Bird Brained?


Jenney and I were waiting for the rain to stop in the everglades last week, and I rolled the window down for some air.  No more than I had done so, we were joined by one of the locals-looking for a handout.  A “common crow”?  I thought to myself, crows in Indiana are so people shy…wish they were friendly like this one.

Crow - Paurotis Pond - Everglades National Park

The next day, at a place in the glades called Paurotis Pond, we witnessed a couple who, having set their food out for lunch on a picnic table, became distracted by a wood stork, and went to investigate.  While gone, the above pictured marauder quickly opened the lunch meat package and helped itself to the cold cuts!

Crows are opportunists.   I would go so far as to call them raccoons with wings.  This fellow saw his opportunity, reasoned he wouldn’t get caught with his beak in the cookie jar, got in, got out, and was totally undetected by the tourists.

Crows are known to fancy things that are shiny, and many an unsuspecting jewelry owner has “misplaced” their ring or necklace at the hand of this pirate!  I wonder how much time they spend admiring their collection of booty.

But crows are not the only birds to display what I would call the power to reason.  The Green Heron,  a smaller relative of the blue heron, is a secretive and shy bird.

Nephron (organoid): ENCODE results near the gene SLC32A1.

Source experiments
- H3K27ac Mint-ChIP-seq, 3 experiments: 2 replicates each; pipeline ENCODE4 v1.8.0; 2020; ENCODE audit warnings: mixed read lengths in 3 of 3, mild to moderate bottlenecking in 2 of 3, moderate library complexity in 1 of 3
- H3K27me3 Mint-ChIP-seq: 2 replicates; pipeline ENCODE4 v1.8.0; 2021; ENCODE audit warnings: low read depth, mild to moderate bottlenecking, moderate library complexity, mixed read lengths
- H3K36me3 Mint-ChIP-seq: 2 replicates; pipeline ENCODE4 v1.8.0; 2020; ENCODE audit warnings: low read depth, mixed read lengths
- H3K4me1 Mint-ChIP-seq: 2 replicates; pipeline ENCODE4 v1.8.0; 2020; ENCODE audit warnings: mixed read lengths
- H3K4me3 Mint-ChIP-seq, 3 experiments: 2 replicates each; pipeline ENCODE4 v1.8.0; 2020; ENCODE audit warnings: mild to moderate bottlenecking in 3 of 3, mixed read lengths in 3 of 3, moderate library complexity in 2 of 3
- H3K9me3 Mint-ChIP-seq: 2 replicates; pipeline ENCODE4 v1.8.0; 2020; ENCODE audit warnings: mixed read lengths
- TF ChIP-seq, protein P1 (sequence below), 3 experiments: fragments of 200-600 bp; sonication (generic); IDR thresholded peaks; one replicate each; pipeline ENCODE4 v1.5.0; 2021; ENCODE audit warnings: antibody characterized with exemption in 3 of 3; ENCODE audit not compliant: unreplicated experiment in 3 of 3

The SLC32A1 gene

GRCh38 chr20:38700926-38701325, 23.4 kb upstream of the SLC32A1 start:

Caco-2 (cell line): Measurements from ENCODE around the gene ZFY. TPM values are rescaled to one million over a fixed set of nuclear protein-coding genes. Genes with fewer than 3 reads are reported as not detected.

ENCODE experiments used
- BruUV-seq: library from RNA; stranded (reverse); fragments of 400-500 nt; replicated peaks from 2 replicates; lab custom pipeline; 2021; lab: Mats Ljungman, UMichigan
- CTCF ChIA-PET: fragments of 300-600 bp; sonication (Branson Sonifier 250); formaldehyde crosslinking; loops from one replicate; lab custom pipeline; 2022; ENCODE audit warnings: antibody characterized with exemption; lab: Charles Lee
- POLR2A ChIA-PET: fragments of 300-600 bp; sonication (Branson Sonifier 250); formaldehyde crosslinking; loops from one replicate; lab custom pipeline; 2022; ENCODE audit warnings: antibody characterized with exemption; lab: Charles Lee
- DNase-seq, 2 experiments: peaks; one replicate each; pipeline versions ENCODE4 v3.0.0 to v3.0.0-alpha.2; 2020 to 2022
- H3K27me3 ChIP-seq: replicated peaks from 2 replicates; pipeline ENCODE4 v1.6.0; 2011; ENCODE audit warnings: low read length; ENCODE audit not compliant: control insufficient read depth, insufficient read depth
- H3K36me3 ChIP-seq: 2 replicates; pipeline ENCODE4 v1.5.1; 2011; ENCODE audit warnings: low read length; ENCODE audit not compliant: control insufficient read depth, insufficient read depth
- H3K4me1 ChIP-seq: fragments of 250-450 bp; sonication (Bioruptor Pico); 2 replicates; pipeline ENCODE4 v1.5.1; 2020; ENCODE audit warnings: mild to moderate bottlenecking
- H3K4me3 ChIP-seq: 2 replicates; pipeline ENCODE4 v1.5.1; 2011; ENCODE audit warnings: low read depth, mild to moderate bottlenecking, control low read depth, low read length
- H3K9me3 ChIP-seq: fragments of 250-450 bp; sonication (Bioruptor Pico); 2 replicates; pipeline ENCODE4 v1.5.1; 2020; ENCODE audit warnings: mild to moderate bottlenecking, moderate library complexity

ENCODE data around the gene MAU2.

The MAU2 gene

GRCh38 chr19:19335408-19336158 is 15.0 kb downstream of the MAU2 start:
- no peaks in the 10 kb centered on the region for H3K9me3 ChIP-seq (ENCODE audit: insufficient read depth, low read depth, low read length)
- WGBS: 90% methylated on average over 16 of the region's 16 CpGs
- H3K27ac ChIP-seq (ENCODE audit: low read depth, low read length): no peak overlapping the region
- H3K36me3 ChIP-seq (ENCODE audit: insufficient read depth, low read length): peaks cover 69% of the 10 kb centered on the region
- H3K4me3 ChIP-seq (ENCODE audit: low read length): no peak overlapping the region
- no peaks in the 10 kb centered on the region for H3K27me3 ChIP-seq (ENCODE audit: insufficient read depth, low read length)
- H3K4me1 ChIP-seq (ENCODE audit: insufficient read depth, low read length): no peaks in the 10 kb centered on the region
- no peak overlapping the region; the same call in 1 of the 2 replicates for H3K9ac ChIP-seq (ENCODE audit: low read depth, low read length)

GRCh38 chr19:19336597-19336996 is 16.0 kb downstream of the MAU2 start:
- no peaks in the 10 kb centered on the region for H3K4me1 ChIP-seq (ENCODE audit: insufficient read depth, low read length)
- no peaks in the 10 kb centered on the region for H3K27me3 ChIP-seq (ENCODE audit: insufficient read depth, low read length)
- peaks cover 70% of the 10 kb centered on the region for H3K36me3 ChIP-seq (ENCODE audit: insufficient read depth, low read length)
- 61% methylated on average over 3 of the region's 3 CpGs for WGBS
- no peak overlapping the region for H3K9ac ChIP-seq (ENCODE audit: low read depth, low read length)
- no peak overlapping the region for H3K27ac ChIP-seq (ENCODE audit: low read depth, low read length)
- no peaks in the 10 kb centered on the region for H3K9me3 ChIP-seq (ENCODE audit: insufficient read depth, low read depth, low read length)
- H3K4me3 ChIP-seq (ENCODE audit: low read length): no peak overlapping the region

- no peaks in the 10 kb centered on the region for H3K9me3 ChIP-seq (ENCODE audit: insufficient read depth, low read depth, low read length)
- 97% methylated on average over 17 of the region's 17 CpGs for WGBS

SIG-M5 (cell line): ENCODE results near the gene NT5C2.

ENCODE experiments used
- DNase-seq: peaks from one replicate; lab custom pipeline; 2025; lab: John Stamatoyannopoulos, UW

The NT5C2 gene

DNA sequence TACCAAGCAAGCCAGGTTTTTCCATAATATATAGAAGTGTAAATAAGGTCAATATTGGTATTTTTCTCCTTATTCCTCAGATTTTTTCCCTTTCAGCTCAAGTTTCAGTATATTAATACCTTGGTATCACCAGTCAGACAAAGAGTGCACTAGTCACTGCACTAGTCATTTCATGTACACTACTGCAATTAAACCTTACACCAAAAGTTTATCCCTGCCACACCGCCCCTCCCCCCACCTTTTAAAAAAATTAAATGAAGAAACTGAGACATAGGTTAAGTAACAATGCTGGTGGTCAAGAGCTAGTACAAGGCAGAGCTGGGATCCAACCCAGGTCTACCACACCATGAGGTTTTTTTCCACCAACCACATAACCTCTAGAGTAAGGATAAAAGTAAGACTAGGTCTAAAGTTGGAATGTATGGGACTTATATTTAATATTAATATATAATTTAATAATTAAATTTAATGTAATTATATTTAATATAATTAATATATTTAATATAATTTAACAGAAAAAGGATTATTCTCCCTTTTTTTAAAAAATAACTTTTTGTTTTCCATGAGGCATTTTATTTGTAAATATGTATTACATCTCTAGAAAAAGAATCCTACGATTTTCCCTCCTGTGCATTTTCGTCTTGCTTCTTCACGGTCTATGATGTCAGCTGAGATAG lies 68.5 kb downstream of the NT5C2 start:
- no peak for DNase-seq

Green Heron - Pa-Hay-Okee Trail - Everglades National Park

It is so well camouflaged that unless it moves, you may not even notice it.  Such is the misfortune of many a fish and minnow, snatched from the water by the swift strike of this amazing heron.  Green Heron - Anhinga Trail - Everglades National Park

A bird of remarkable beauty, each feather is outlined or streaked to resemble its surroundings.

Green Heron - Anhinga Trail - Everglades National Park The Green Heron patiently waits for its prey to come within striking distance.  But wait, there is more…the Green Heron also uses tools.  It uses little sticks, worms and insects to lure fish to the surface!  The real interesting part of this is that the Green Heron also eats worms and insects as a part of its diet.  I wonder how it decides whether to eat the worm, or fish with it.

With the power it has to reason, I wonder why we call them bird brained.


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